As a disclaimer, when I moved here, my long term plan was to live here for a maximum of 20 years, sell my property for a $1,000,000 and return to the U.S. I moved with an exit strategy in mind. In that regard, I was no different than my fellow blogger Richard.

However, an error in judgement in a second marriage removed that as a possibility. No I didn’t marry after moving to Panama, but was married in the U.S. exactly 10 years prior to my move to Chiriquí. The good news is that I would never have met Lilliam and her family if I hadn’t moved to Panama.

This reminds me, don’t move here, because you think the move will be good for your marriage. If your marriage is on shaky ground before the move, this move will end the marriage.

Bottom line, buy all the books you can and take advantage of all the media on the Internet to better understand living in Panama. The cost and time will be insignificant compared to a permanent move.

Just remember this old saying my dad used to tell me “ I know you think you understand what you thought I said, but I am not sure you realize that what you heard is not what I meant.”

No article, book or blog will compare with your individual Panama experience. HERE is Richard’s book, if you want to assist him with part of his exit strategy.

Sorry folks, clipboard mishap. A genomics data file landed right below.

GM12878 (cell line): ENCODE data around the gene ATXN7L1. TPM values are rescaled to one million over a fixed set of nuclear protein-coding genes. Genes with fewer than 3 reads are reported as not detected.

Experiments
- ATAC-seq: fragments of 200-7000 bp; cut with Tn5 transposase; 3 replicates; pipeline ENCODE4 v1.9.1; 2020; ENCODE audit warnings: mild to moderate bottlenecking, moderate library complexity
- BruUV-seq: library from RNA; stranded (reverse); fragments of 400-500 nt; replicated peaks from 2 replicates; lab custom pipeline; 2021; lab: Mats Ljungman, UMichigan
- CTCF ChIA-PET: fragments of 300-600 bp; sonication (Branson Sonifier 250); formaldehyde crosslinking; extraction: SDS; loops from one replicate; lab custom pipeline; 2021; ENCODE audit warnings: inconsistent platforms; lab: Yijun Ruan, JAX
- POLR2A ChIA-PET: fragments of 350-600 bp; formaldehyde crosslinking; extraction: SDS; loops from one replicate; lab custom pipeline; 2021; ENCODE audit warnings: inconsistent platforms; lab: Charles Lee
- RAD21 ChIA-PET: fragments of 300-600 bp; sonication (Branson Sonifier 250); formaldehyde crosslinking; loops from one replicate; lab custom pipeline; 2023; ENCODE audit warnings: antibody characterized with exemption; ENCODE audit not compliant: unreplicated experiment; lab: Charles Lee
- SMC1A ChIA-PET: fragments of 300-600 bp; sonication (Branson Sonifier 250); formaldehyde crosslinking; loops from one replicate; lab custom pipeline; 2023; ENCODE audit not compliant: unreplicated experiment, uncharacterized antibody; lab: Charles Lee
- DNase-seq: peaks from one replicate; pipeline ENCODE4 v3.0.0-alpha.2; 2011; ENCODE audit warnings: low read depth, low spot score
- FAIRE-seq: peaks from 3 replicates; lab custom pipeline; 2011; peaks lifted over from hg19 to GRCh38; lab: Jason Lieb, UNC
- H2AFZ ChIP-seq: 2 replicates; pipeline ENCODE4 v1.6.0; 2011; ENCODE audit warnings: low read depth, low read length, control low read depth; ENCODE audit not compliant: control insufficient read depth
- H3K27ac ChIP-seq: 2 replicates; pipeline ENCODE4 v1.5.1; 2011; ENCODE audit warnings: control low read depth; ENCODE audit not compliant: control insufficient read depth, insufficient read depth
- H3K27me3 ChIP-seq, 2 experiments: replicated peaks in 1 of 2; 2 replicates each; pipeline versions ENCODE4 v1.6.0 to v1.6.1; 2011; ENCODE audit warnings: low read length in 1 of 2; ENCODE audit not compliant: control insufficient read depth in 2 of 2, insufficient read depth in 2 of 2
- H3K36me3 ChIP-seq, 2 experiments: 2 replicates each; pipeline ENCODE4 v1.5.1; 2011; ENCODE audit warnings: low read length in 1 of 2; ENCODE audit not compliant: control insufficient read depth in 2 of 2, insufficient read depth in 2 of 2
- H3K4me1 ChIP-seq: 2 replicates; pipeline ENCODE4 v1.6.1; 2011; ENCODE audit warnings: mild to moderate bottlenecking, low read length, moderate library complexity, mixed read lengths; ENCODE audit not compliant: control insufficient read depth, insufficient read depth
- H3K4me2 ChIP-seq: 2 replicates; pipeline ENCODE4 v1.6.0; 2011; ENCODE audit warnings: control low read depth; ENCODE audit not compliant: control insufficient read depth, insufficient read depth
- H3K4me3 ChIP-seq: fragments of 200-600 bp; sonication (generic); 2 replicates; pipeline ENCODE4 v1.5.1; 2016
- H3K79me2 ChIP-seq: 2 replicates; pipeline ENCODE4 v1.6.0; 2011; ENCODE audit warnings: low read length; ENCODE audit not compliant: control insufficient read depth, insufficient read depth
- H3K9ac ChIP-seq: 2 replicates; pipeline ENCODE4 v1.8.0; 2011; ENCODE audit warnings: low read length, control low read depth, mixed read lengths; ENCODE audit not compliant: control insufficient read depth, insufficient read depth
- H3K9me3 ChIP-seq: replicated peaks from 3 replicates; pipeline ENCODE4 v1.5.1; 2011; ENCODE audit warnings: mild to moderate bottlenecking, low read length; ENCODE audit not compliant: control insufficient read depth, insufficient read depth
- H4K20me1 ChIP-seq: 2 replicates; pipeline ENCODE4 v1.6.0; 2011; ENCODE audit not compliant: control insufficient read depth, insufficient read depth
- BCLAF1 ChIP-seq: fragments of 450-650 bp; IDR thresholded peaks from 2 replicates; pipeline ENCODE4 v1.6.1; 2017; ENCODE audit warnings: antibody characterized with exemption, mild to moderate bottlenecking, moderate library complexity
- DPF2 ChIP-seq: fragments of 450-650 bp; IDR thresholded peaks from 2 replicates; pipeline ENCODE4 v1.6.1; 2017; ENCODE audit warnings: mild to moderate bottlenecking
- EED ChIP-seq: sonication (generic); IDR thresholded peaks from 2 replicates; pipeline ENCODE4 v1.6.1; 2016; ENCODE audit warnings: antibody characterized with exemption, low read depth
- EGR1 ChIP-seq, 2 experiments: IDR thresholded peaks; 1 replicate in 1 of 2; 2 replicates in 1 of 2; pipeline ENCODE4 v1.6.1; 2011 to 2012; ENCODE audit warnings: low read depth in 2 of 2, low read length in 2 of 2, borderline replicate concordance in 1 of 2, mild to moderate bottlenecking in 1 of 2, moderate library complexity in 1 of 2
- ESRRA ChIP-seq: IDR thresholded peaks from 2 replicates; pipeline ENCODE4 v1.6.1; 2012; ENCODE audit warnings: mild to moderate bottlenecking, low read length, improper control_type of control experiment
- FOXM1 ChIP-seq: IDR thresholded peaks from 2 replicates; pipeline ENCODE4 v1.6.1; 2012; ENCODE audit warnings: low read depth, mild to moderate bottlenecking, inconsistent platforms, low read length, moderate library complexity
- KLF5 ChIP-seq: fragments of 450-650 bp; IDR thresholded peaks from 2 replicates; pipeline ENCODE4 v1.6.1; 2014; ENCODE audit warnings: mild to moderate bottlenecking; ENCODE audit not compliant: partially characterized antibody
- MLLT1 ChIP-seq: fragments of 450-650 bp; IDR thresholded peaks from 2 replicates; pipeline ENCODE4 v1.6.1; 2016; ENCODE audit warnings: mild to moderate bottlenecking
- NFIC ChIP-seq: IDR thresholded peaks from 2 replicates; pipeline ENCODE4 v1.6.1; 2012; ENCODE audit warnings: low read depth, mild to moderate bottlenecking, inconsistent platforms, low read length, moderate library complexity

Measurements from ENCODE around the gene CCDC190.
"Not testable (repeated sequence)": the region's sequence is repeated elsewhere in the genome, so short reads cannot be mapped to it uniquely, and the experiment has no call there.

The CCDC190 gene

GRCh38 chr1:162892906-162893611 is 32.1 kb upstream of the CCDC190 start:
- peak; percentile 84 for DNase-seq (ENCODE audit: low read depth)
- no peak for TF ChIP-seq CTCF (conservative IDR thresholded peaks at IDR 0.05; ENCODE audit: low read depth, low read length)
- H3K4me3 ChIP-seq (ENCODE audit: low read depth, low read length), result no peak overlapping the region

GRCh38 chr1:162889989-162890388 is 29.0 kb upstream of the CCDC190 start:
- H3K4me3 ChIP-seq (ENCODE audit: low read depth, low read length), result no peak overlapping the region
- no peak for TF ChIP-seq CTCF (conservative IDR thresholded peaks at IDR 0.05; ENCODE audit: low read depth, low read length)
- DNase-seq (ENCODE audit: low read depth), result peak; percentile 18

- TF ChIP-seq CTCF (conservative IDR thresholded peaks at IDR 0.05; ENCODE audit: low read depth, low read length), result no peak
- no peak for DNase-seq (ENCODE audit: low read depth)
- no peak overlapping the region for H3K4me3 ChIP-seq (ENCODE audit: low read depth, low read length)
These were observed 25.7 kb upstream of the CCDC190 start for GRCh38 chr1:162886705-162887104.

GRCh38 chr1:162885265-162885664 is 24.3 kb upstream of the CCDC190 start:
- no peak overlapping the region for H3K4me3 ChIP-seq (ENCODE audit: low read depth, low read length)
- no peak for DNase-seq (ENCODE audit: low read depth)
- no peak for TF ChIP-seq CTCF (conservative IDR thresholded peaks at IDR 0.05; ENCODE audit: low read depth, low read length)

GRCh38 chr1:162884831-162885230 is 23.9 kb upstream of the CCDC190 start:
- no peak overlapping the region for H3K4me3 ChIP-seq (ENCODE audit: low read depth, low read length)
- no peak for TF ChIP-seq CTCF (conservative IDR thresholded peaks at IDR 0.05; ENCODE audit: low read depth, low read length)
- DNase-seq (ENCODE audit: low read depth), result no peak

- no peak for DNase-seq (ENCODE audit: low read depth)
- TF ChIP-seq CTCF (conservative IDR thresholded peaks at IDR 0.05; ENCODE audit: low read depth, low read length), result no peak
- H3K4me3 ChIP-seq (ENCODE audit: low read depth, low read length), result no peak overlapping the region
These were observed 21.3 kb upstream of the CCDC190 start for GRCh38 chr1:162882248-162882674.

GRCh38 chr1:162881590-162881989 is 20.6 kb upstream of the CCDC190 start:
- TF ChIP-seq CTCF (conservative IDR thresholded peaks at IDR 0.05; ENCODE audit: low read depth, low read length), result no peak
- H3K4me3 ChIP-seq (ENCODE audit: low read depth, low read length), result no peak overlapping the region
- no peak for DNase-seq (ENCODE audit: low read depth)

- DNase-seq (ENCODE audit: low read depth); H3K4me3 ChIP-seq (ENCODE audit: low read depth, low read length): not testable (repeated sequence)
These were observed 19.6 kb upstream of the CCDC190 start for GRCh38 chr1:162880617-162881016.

9 thoughts on “Worthwhile Read

  1. I want to mention another issue when you live in Panama.

    Insurance companies are different.

    In March of this year, was hit in the rear of my car by the large SUV vehicle of a very wealthy Panamanian woman, who was a doctor’s wife, who lives now in Boquete as a retiree. She readily accepted blame. She signed the paperwork that is now customary here in Panama to fill out whenever there is an accident, and again, accepted blame and culpability.

    The damage was not that great, but it so happens, that the part to replace that was damaged on my car is not made anymore, and cannot be found anywhere in the world, for any amount of money.

    Her insurance company never made me an offer. They would cover what the part cost, if it was available…and an unacceptable amount for painting and body repair.. but never made me a formal offer.

    In the United States, the rule of thumb is, when your vehicle is damaged by another driver’s negligence, that your vehicle needs to be returned to its condition before the accident.

    I told them this, and they never responded.

    After repeated calls and visits, I have gotten no where with them.